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Posterior Tibial Dysfunction/Tendonitis

Because we use our feet continuously, tendonitis in the foot is a common problem. One of the most frequently affected tendons is the posterior tibial tendon.

The posterior tibial tendon (cover) runs behind the inside bump on the ankle (the medial malleolus), across the instep, and at the navicular bone on the inside of the foot and into the bottom of the foot. The tendon is important in supporting the ankle and arch of the foot and helps turn the foot inward during walking. Problems with the posterior tibial tendon seem to occur in stages. Initially, irritation of the outer covering of the tendon called the paratenon causes a paratendonitis.This simply indicates that there is inflammation around the tendon as it runs through the tunnel behind the medial malleolus, (inside ankle bone). As we age, the tendon is subject to degeneration within the substance of the tendon. This creates a situation where the tendon becomes thickened and weaker, possibly to the extent that a nodule forms within the tendon. The normal arrangement of the fibers of the tendon (similar to a nylon rope) becomes jumbled, and the tendon loses strength. This condition is called tendonosis. In many cases, the two conditions are present simultaneously. The weakened, degenerative tendon sets the stage for the possibility of actual rupture (Below) of the posterior tibial tendon. A posterior tendon rupture can be very debilitating.

The symptoms of tendonitis of the posterior tibial tendon include pain in the instep area of the foot and swelling along the course of the tendon. In some cases the tendon may actually rupture, due to weakening of the tendon by the inflammatory process. Rupture of the tendon leads to a fairly pronounced flat foot deformity that is easily recognizable.

Diagnosis of Posterior Tibial tendonitis is usually apparent on physical examination. In some difficult cases, an MRI scan may be useful to determine whether the tendon has ruptured.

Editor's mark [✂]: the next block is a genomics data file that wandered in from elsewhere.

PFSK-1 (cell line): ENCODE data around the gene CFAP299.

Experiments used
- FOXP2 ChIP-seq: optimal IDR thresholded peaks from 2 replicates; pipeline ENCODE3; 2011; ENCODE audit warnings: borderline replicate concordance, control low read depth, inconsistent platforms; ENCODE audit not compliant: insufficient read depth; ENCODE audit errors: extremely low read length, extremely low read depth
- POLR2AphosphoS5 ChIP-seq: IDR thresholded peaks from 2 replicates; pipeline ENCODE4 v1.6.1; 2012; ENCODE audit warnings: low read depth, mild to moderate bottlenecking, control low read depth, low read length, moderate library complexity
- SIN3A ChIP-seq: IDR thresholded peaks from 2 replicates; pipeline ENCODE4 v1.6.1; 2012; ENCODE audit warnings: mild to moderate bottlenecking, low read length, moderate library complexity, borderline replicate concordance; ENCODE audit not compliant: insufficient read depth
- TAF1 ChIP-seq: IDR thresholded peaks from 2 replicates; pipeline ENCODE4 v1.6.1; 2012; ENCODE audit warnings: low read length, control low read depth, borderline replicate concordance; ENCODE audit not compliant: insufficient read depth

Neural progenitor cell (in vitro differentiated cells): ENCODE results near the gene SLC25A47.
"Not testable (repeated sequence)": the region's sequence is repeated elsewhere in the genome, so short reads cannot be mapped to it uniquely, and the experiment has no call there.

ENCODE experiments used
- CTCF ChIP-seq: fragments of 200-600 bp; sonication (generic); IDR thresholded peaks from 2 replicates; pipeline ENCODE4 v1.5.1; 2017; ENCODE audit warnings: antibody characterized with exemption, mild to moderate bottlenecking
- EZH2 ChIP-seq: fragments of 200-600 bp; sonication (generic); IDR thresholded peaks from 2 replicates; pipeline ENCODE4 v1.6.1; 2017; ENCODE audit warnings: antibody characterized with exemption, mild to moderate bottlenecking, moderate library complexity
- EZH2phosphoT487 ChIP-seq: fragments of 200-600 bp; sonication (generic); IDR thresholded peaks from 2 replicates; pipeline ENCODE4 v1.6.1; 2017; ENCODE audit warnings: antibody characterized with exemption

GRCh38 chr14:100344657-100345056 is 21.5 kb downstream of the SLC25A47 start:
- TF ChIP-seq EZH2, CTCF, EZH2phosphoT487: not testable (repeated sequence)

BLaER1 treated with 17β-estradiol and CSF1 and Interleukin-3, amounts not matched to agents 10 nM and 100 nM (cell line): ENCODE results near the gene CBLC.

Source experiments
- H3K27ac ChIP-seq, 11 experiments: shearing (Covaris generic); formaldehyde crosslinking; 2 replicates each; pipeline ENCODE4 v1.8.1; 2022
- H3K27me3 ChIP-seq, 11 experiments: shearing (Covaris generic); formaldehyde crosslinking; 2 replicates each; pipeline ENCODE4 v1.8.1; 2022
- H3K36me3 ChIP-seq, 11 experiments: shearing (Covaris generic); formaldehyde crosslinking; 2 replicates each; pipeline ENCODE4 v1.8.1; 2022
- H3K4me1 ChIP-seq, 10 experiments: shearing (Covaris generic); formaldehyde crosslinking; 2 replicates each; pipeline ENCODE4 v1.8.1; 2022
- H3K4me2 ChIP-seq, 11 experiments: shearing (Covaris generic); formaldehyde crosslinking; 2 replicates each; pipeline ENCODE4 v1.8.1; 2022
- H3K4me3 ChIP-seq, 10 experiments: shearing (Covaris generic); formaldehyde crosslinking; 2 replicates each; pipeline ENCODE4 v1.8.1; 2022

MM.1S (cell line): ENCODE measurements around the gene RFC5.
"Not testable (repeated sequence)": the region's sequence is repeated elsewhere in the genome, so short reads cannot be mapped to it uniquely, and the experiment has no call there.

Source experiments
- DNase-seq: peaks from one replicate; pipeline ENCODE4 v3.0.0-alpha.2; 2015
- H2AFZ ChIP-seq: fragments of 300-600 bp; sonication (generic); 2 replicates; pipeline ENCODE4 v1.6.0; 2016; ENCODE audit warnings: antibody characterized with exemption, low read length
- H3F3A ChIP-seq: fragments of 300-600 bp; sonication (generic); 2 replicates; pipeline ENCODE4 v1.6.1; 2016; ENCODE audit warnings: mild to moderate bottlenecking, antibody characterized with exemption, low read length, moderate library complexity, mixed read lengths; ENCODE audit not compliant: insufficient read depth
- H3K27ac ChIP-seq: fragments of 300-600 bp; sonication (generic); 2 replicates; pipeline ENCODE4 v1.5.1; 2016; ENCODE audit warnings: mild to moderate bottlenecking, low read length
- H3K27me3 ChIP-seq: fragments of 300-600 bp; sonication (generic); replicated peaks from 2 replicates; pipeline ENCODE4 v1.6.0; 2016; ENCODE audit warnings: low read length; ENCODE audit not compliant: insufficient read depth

Medical Treatment
Treatment of posterior tibial tendonitis begins with an orthotic devices (good supportive arch support), supportive footwear, decreased activity, and anti-inflammatory medications such as ibuprofen or aspirin.

What to expect

Most people that are compliant with wearing orthotic devices with deep heel cups and supportive shoes achieve relief from pain to live a normal, comfortable lifestyle. Compliance is the key to avoining surgury. avoid unsupportive, weak shoes, especially high heels.

If surgery is required, it involves removing the thickened tissue around the tendon. This is done to try and decrease the symptoms of pain and to prevent rupture of the tendon. If the tendon has ruptured, surgery may be required to either repair the ruptured tendon – or to replace it with a tendon graft. Most tears will not simply be repairable, unless they only recently occurred. Usually, another tendon in the foot, such as the tendon that flexes the four lesser toes (bends them down) is used as a tendon graft to replace the function of the posterior tibial tendon.Finally, in cases which have been neglected, and a fixed flatfoot deformity is present, a fusion (or arthrodesis) of the foot may be required.

Who should I go to to get help with my feet in St. Louis? You should go to a Certified Pedorthist to have custom foot orthotics made for you. Where can I find a Certified Pedorthists at Sole Control in St. Louis? There are Certified Pedorthists at Sole Control in St. Louis that can help you with your feet. Are the Certified pedorthists at Comfort Shoe Specialists? No, there are no Certifed Pedorthists at Comfort Shoe Specialists. Comfort Shoe Specialists got caught for Medicare fraud in St. Louis. The article was in the Post Dispatch